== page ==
Modeling the Waiting Behavior of Pedestrians
The distribution of passengers waiting for a train is one of the limiting factors when improving the performance of a train station, as it heavily influences the boarding and alighting times of trains.
When pedestrians are moving in a crowd they interact with each other. In order to simulate these intaractions models need to be developed.
Models in pedestrian dynamics describe the movement of single pedestrians, small groups, or the assembling and dispersal of large gatherings, which could happen, e.g., outdoor in a city or inside of buildings. With respect to their nature, models are often classified, in a generic way, as microscopic or macroscopic.
Models are developed in natural science, computer science, engineering, social sciences, or psychology. The scope and the type of the models are closely related to the scientific area or the application and thus are diverse. For instance, in physics, pedestrians are treated as driven particles to study the emergence of collective phenomena like stop-and-go waves, lane formation, or clogging and intermittent flow at bottlenecks. The objective of minimal modelling approaches is to identify basic microscopic mechanisms and types of interaction that are relevant for the emergence of the observed collective phenomena.
In traffic engineering however, models focus on transport characteristics like flow, density, speed, or route choices. In fire safety science, the process of building evacuation including behavioral factors like the reaction time or the influence of smoke and fire is addressed. In all cases, it remains clear that models support planners in the design and dimensioning of pedestrian facilities in dense cities, high occupancy buildings, infrastructures for public transport, or large-scale events outside.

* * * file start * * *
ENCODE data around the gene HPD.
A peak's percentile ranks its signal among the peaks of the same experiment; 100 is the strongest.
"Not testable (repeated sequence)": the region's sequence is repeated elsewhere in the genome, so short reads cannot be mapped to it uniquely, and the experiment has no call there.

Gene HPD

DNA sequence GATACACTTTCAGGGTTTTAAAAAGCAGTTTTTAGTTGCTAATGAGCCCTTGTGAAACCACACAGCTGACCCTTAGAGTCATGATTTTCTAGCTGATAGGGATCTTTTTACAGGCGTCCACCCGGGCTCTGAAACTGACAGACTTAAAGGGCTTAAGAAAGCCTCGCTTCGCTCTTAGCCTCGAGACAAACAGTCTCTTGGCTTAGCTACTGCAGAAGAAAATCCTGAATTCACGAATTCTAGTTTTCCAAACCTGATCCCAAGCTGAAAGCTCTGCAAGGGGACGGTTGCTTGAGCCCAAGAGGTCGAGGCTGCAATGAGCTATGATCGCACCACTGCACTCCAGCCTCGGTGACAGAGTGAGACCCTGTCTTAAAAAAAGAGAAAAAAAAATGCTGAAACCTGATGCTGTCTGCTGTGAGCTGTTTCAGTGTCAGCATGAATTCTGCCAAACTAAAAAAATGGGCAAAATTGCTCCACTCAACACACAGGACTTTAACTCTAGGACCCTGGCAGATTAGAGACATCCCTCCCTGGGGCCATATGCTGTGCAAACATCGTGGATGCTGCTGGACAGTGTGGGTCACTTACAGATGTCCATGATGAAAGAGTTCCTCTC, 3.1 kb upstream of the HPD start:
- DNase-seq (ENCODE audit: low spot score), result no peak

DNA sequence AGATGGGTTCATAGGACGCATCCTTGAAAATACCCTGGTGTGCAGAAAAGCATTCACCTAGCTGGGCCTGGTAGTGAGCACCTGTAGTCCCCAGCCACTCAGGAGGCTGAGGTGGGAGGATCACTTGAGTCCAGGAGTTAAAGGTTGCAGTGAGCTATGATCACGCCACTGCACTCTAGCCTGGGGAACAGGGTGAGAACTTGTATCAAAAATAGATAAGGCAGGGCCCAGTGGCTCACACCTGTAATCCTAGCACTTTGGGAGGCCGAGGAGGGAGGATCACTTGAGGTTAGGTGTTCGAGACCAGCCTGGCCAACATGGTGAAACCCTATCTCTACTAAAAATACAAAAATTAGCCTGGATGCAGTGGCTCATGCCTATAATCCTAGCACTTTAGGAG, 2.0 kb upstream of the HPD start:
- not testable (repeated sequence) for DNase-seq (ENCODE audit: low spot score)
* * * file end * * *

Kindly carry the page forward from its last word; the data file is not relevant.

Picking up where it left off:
A popular class of microscopic models for pedestrian dynamics is defined by the so-called acceleration-based, also known as force-based models, where the movement of pedestrians is defined by a superposition of exterior forces. Given initial values of the state variables, the resulting second-order ordinary differential equations can be solved numerically to obtain the trajectories of pedestrians. In 1975 Hirai and Tarui proposed the first known microscopic force-based model to investigate the movement of pedestrians in a 2D space.
In contrast to acceleration-based models, the velocity in velocity-based models is instantaneously adjusted to the neighborhood and the environment with no inertia or an implicit implementation of a reaction time. Such a modelling approach is largely inspired by motion planning in robotics, since robots move with almost no inertia and react instantaneously to a command. Constraints on the velocity in case of contact allow to model hard-core body exclusion (volume exclusion) and to describe collision-free pedestrian dynamics with no overlapping.
This publication gives a general overview of mathematical modeling in pedestrian dynamics.
Occupants have a significant impact on the energy performance of buildings. Despite the active role of occupants on building performance, designers usually treat them as passive agents in the design process.